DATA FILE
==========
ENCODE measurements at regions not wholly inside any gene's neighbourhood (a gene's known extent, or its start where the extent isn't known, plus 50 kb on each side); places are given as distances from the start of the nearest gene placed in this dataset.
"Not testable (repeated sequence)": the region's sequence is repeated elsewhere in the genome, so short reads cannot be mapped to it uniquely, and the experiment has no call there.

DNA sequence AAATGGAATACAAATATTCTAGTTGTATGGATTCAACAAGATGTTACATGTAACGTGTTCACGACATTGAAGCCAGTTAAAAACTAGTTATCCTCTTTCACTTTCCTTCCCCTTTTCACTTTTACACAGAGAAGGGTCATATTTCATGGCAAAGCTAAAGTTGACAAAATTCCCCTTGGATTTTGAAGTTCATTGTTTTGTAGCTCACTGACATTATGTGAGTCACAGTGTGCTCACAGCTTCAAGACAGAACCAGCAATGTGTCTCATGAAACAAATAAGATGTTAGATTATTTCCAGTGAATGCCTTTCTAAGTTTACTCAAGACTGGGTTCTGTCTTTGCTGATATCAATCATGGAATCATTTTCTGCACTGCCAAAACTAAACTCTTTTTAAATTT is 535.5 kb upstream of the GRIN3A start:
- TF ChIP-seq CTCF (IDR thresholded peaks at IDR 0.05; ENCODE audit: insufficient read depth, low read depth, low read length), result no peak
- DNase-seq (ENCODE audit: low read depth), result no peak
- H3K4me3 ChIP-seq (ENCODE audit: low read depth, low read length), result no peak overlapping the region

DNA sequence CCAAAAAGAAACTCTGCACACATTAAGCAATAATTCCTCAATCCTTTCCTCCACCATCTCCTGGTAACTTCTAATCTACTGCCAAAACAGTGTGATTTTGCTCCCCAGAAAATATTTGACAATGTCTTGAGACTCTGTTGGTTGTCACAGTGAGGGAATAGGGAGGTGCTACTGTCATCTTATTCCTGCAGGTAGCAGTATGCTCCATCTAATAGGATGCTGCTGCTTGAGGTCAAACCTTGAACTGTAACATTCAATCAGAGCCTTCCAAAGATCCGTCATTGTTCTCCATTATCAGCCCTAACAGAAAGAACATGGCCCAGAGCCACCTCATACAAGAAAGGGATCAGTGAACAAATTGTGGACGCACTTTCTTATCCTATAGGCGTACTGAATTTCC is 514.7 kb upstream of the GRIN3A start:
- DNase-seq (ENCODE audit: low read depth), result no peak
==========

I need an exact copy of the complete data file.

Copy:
ENCODE measurements at regions not wholly inside any gene's neighbourhood (a gene's known extent, or its start where the extent isn't known, plus 50 kb on each side); places are given as distances from the start of the nearest gene placed in this dataset.
"Not testable (repeated sequence)": the region's sequence is repeated elsewhere in the genome, so short reads cannot be mapped to it uniquely, and the experiment has no call there.

DNA sequence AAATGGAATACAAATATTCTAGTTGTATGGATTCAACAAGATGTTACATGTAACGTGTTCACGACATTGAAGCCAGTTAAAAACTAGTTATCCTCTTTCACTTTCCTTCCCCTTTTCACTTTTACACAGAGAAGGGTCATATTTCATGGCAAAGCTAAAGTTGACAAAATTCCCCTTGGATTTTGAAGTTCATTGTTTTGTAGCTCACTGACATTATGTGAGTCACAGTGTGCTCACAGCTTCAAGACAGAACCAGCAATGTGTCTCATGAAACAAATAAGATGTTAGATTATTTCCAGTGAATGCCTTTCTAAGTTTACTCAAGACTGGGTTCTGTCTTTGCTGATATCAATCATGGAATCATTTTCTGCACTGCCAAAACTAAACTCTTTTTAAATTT is 535.5 kb upstream of the GRIN3A start:
- TF ChIP-seq CTCF (IDR thresholded peaks at IDR 0.05; ENCODE audit: insufficient read depth, low read depth, low read length), result no peak
- DNase-seq (ENCODE audit: low read depth), result no peak
- H3K4me3 ChIP-seq (ENCODE audit: low read depth, low read length), result no peak overlapping the region

DNA sequence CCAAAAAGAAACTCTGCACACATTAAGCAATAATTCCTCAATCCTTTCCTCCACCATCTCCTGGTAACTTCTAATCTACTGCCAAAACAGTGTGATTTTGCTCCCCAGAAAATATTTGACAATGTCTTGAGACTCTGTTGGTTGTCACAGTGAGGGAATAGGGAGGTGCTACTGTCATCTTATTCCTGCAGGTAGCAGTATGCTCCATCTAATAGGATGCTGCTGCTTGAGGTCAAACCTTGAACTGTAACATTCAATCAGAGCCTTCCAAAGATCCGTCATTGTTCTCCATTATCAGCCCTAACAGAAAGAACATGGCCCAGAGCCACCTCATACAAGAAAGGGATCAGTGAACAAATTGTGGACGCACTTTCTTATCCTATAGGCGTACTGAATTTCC is 514.7 kb upstream of the GRIN3A start:
- DNase-seq (ENCODE audit: low read depth), result no peak